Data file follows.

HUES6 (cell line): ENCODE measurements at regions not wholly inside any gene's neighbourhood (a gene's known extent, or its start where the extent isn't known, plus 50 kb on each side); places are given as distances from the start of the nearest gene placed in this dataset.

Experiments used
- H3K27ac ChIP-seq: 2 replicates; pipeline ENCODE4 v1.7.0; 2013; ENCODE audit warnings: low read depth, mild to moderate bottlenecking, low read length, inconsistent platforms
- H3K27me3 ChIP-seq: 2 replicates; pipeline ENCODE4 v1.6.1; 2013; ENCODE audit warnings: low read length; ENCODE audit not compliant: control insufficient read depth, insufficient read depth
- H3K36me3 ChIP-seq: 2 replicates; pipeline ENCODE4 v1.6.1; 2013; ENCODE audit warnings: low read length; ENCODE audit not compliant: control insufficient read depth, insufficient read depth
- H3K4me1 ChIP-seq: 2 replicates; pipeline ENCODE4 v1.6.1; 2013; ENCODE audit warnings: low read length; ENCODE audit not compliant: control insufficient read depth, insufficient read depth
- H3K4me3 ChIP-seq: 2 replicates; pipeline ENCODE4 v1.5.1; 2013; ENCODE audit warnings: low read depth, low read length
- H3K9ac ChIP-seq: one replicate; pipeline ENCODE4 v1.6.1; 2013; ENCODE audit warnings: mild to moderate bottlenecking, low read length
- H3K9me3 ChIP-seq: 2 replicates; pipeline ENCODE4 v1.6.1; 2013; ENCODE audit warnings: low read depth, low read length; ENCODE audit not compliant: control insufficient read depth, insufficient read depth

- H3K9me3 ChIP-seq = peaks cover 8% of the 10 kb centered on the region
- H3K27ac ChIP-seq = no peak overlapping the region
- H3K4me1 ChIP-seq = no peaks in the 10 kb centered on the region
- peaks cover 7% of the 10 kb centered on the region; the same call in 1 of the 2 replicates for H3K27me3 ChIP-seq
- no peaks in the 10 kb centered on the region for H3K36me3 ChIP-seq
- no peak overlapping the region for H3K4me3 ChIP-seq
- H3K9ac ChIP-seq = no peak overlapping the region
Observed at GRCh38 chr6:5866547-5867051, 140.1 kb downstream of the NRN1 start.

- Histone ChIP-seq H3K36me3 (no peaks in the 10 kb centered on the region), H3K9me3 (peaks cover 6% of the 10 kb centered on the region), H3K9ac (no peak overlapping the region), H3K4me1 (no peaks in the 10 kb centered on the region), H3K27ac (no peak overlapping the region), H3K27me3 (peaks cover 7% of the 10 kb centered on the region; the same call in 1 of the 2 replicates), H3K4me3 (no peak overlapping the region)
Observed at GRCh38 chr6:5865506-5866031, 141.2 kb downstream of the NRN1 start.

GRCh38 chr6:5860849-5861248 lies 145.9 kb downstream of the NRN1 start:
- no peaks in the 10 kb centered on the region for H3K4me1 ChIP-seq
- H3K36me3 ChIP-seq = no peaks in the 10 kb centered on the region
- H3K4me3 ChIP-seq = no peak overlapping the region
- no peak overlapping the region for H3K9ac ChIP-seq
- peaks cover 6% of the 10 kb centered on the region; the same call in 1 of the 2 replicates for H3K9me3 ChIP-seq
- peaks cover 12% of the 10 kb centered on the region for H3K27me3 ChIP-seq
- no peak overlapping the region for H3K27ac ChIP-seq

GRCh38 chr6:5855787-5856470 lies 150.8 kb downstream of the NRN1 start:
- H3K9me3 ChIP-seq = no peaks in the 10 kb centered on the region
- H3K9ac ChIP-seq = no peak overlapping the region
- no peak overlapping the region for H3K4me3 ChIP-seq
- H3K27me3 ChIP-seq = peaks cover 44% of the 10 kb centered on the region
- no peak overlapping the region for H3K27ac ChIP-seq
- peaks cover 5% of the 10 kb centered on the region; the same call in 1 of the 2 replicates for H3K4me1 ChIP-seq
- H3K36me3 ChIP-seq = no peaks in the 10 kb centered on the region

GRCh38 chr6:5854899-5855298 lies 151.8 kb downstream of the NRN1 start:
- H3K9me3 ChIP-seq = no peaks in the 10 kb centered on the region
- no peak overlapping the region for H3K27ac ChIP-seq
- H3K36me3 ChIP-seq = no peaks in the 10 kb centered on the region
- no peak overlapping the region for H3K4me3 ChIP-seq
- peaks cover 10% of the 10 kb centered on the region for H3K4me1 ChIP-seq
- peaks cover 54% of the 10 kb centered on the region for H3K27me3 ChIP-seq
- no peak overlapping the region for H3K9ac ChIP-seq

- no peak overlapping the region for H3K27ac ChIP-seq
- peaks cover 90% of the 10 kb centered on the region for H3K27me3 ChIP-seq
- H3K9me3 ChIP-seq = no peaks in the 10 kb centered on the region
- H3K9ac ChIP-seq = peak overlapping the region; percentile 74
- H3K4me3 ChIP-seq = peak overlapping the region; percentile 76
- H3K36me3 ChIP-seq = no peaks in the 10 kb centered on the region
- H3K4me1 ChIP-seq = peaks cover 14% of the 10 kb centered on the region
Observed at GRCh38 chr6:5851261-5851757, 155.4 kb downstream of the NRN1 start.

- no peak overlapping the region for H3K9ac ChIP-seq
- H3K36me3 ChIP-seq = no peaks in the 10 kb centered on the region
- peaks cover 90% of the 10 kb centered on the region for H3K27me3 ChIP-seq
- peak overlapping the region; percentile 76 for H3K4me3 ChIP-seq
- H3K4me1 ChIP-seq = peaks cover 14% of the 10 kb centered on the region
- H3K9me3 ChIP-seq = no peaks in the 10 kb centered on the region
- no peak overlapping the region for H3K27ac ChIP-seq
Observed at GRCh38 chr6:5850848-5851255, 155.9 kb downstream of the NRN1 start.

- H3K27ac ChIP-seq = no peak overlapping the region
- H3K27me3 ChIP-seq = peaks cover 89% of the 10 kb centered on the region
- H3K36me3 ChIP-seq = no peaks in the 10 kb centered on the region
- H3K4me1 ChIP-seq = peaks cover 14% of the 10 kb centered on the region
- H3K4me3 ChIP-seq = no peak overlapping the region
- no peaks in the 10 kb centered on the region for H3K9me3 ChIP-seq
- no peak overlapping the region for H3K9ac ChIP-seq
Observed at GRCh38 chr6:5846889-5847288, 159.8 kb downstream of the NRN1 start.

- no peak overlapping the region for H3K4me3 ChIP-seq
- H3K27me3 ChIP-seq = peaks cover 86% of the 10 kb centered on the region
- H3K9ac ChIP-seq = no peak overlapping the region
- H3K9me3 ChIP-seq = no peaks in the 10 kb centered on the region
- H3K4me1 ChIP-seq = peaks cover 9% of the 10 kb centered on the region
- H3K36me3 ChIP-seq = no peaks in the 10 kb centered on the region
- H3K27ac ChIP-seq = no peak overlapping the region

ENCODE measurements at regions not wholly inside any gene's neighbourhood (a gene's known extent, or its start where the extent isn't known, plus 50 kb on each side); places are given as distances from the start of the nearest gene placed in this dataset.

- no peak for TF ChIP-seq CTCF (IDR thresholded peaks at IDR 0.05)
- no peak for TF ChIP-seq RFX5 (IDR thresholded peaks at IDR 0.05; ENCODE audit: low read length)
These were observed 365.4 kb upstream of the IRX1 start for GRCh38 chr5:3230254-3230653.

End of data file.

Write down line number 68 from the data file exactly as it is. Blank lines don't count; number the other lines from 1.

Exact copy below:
- no peak overlapping the region for H3K4me3 ChIP-seq